A fly in the ointment is that condoms do not protect you completely. Their effectiveness for STI is approx. 80–85%. Why is that?
- A condom may not cover all the infected areas and prevent body contact.
- Latex has a porous structure, and viruses may penetrate through pores that are significantly larger than them. “Male condoms made from animal products (usually lamb cecum), have pore sizes too large to prevent STI’s transmission for HIV, HPV, herpes simplex virus, and hepatitis B” – as per Swanson’s Family Medicine Review.
- As we already noticed, you may get infected not only through intercourse. Never share a towel or other personal items with a person you suspect may be infected.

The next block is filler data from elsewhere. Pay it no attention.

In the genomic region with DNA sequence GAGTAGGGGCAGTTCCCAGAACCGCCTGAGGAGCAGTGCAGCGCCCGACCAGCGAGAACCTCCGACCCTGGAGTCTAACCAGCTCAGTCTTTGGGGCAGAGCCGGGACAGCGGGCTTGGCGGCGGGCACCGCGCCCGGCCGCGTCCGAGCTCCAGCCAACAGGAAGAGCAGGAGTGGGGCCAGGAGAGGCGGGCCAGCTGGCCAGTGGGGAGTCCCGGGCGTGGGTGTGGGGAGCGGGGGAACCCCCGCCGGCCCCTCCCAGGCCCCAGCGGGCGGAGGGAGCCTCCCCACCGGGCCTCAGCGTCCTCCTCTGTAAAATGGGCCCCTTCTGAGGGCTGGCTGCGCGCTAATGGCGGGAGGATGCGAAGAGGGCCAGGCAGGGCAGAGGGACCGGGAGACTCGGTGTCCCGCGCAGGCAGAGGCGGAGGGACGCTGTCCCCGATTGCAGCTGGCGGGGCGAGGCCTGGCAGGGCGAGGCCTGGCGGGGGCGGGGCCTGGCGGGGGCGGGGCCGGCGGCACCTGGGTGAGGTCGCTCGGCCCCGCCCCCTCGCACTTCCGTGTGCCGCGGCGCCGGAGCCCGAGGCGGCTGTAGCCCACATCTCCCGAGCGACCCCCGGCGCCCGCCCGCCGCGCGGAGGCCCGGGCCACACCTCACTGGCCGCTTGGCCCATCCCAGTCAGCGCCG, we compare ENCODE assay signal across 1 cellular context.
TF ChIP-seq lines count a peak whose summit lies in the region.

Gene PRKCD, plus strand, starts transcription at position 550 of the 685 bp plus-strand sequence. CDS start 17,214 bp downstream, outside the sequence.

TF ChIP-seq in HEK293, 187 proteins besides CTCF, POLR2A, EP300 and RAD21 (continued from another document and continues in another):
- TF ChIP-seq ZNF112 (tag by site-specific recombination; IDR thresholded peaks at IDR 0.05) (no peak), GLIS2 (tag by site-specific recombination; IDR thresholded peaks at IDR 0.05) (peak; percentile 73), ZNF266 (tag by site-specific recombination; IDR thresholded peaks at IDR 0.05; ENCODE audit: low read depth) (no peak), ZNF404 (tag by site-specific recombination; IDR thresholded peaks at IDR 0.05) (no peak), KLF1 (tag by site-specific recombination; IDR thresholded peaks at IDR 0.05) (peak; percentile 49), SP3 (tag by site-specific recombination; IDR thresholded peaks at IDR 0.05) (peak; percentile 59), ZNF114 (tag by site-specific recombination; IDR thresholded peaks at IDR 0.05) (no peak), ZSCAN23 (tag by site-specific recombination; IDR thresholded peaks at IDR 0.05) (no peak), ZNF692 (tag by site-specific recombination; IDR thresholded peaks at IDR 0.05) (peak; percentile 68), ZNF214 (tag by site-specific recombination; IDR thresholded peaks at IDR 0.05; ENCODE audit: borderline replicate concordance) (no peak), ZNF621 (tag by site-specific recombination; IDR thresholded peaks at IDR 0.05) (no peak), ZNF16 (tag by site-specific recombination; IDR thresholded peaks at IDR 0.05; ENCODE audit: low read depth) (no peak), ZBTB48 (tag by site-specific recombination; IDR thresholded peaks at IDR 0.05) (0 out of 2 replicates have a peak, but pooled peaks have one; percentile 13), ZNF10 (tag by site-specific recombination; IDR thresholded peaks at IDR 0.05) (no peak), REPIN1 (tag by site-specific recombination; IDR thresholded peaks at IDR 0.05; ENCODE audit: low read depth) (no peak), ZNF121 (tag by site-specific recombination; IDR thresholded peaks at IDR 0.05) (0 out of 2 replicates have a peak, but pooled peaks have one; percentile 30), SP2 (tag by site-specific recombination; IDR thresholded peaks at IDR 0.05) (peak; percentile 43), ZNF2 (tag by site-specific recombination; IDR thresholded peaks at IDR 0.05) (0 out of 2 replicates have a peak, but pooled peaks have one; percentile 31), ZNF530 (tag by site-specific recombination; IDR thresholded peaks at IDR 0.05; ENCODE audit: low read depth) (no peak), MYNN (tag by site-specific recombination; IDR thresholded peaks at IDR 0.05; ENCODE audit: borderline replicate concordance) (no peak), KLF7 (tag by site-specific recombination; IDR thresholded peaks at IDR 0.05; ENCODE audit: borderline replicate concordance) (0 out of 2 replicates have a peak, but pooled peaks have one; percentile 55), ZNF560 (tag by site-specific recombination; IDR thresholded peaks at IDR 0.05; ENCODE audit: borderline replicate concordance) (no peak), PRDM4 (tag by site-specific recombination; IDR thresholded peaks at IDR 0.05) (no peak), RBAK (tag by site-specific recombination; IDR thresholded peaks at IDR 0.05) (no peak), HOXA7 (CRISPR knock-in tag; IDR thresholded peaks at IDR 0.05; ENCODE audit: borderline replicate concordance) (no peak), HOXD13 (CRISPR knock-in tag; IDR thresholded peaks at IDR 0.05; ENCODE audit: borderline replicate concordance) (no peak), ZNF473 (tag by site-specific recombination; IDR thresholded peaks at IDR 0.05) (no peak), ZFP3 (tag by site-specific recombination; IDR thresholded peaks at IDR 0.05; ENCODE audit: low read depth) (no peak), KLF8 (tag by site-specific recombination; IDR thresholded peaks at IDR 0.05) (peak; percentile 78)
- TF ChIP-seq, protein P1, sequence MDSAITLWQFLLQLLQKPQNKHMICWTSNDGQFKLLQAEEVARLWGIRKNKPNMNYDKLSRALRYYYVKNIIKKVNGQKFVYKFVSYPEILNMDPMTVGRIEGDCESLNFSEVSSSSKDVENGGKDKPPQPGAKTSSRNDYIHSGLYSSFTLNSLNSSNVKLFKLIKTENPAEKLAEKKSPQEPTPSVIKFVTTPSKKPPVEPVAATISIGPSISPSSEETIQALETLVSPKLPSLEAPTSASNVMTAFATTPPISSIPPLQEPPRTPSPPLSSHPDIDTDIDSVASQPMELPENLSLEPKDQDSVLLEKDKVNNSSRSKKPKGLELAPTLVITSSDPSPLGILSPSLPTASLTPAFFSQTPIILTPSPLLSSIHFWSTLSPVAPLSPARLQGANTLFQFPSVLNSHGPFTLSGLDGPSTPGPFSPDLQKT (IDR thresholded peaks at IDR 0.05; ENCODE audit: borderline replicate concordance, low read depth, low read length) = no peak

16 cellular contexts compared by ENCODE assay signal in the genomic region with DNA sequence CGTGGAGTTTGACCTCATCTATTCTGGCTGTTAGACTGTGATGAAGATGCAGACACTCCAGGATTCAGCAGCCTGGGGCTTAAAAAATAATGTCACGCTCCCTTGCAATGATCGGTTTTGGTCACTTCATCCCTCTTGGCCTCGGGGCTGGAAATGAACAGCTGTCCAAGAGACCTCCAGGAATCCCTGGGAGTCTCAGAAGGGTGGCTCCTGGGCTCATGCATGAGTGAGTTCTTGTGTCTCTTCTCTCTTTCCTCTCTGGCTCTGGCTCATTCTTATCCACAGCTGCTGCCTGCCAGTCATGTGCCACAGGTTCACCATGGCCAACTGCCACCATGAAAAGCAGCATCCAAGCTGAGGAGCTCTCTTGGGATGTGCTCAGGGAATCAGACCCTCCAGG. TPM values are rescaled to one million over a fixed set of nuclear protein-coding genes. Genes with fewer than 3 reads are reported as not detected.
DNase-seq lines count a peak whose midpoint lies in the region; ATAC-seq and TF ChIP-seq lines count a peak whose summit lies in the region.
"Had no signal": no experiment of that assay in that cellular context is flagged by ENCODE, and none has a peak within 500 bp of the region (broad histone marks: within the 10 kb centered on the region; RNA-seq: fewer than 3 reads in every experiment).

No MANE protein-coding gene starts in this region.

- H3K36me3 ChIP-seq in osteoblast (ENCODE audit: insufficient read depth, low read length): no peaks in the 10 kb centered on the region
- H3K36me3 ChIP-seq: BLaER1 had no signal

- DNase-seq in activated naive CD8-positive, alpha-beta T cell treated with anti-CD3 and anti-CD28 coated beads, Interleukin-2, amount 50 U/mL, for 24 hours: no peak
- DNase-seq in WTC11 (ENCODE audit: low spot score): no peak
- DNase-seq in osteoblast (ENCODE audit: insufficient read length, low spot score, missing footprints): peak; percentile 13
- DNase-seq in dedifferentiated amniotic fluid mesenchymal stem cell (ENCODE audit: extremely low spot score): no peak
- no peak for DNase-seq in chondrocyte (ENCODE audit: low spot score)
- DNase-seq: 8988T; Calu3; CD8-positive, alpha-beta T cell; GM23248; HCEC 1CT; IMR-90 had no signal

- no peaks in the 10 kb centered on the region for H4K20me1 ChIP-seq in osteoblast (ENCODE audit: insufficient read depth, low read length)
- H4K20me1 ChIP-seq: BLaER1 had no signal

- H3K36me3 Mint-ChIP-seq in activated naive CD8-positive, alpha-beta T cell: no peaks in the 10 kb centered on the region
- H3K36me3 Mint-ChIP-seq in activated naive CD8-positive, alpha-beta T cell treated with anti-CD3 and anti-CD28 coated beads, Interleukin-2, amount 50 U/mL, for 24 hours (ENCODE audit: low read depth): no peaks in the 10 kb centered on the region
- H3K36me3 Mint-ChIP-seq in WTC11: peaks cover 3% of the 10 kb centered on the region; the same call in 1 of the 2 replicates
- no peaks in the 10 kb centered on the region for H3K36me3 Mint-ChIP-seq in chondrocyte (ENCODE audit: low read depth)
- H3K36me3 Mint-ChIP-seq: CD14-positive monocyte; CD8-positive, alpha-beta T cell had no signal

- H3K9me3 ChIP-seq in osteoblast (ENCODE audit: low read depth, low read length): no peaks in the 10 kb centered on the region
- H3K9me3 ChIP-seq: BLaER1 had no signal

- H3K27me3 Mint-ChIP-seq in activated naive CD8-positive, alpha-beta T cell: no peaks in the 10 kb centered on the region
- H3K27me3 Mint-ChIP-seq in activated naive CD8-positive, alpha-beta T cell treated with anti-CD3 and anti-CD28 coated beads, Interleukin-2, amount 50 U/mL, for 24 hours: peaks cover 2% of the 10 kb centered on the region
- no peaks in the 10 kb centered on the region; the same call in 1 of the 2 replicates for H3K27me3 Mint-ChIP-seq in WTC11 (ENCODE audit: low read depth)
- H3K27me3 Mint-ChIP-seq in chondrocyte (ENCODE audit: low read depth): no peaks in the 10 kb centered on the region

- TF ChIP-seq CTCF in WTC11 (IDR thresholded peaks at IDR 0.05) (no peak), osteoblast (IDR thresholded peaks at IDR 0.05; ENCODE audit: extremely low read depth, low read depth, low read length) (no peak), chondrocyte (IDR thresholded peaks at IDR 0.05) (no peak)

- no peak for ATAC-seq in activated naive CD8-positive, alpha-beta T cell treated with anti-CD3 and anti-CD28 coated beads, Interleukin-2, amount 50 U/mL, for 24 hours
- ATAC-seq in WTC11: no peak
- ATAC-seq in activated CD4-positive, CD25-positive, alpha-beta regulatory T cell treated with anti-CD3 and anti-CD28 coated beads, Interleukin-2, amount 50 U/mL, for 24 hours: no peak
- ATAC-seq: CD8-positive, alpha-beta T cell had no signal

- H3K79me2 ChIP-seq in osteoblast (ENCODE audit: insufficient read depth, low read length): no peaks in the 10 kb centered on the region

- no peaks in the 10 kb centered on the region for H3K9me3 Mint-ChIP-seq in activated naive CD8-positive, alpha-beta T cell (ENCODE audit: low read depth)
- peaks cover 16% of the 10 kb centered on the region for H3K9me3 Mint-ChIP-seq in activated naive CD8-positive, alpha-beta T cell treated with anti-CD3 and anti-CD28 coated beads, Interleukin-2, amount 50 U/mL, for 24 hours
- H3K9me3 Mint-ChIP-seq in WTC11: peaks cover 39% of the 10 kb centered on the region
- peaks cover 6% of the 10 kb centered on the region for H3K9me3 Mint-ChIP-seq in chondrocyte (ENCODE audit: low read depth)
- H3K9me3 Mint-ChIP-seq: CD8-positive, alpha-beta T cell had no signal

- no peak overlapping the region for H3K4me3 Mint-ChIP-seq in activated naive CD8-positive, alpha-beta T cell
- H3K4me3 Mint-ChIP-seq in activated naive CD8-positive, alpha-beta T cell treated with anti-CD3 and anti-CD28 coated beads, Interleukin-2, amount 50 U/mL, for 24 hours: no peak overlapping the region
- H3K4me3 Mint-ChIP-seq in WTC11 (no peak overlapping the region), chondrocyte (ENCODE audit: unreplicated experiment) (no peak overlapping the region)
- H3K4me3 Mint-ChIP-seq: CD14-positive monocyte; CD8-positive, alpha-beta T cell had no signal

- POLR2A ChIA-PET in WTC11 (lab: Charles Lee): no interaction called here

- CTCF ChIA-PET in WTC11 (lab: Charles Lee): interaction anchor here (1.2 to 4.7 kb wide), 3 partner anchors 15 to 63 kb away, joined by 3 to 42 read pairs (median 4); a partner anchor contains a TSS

It is better to use non-nonoxynol-9 condoms. Although promoted as an extra barrier for STIs, nonoxynol-9 has not only failed as a better shield but, as the WHO suggests, increases the risk of sexually transmitted infections in women. If you apply extra lubricant, consider water-based one. Oil-based lubricants increase the chances of condom breakage or slipping.
Medications to Prevent Sexually Transmitted Infections